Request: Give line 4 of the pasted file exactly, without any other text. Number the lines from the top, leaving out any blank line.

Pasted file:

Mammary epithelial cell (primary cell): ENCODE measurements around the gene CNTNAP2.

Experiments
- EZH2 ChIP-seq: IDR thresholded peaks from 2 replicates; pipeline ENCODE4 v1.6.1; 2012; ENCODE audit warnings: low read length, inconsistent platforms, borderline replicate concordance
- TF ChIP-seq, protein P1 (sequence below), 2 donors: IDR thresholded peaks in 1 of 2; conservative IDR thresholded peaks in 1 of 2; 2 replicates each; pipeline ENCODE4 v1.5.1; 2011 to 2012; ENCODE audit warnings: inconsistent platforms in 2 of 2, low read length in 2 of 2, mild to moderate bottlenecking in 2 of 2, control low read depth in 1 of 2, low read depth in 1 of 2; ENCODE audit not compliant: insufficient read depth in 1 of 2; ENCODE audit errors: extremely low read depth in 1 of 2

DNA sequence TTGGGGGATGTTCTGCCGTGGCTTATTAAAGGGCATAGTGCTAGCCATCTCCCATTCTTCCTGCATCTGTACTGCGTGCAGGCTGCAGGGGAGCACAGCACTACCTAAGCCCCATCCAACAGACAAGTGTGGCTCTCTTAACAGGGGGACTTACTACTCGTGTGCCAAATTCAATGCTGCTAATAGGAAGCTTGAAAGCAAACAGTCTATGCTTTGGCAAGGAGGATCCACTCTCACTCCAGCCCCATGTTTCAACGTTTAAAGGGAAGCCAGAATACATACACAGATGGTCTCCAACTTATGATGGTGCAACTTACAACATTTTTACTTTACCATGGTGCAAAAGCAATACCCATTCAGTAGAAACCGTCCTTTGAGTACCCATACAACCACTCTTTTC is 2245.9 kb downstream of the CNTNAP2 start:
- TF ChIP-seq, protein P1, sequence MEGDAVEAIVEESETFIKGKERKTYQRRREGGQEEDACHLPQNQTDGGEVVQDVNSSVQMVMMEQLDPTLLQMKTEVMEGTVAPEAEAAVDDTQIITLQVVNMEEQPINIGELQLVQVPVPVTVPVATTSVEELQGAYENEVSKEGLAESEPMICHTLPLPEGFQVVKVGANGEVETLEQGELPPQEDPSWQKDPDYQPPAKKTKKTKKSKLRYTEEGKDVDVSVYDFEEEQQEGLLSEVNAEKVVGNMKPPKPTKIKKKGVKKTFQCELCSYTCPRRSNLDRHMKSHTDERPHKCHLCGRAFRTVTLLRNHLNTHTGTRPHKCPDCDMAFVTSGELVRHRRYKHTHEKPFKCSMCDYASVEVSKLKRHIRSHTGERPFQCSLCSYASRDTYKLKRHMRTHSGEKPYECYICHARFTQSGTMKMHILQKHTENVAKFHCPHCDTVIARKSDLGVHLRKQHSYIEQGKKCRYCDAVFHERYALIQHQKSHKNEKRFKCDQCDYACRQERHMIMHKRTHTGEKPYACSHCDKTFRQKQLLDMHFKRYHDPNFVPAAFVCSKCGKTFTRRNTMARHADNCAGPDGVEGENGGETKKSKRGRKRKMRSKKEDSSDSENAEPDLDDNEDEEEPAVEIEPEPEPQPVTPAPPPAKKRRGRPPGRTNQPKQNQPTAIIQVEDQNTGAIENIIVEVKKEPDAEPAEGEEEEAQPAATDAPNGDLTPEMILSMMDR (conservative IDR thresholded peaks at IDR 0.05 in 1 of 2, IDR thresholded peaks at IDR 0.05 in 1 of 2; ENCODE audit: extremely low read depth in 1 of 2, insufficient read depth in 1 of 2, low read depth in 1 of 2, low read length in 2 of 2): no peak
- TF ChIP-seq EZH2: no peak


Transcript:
- TF ChIP-seq, protein P1 (sequence below), 2 donors: IDR thresholded peaks in 1 of 2; conservative IDR thresholded peaks in 1 of 2; 2 replicates each; pipeline ENCODE4 v1.5.1; 2011 to 2012; ENCODE audit warnings: inconsistent platforms in 2 of 2, low read length in 2 of 2, mild to moderate bottlenecking in 2 of 2, control low read depth in 1 of 2, low read depth in 1 of 2; ENCODE audit not compliant: insufficient read depth in 1 of 2; ENCODE audit errors: extremely low read depth in 1 of 2